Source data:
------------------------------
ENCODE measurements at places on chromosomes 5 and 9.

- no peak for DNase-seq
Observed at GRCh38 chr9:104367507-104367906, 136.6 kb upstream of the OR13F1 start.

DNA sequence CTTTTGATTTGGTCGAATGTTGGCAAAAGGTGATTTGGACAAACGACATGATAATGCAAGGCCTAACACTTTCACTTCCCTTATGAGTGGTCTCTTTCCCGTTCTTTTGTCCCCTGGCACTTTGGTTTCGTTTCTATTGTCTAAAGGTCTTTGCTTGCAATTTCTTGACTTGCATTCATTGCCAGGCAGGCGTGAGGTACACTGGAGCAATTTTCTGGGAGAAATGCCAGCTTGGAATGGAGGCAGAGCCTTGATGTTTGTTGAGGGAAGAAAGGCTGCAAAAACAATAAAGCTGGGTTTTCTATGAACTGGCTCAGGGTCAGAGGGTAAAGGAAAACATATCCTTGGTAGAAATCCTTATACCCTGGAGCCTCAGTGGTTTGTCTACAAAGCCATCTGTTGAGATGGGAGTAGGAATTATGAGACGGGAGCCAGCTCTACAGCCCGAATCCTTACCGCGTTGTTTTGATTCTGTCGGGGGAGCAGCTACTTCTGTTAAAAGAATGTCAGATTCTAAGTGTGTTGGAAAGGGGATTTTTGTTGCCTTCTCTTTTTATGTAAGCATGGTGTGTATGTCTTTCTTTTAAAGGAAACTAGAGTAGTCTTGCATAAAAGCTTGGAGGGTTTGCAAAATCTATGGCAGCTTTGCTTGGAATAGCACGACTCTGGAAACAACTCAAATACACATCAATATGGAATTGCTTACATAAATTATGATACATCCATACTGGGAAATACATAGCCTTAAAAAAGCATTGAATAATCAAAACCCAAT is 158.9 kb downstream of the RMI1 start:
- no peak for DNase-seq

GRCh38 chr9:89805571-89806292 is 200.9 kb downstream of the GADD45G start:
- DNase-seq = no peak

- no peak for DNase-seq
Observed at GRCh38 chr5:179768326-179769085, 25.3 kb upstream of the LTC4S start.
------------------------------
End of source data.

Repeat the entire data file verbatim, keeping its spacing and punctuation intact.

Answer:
ENCODE measurements at places on chromosomes 5 and 9.

- no peak for DNase-seq
Observed at GRCh38 chr9:104367507-104367906, 136.6 kb upstream of the OR13F1 start.

DNA sequence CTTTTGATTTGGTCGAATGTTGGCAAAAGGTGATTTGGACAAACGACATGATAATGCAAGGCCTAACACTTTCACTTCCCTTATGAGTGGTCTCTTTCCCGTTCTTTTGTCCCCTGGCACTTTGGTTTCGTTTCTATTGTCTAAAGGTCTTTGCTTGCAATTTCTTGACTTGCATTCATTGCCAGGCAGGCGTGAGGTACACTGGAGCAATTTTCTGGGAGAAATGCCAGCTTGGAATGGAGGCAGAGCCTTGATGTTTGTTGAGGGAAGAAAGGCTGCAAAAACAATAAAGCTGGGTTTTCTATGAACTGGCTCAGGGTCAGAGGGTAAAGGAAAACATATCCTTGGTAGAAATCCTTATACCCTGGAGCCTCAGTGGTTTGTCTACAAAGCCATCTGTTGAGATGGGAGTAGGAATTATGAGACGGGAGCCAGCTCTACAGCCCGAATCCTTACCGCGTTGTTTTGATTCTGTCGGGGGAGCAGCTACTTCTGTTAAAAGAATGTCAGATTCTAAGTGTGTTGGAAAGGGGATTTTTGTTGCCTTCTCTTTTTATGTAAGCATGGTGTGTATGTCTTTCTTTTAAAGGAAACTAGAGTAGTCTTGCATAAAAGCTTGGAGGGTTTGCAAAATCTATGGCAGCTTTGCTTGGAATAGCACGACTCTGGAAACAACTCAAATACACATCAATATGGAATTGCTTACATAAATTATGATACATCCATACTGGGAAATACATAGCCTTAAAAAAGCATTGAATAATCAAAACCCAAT is 158.9 kb downstream of the RMI1 start:
- no peak for DNase-seq

GRCh38 chr9:89805571-89806292 is 200.9 kb downstream of the GADD45G start:
- DNase-seq = no peak

- no peak for DNase-seq
Observed at GRCh38 chr5:179768326-179769085, 25.3 kb upstream of the LTC4S start.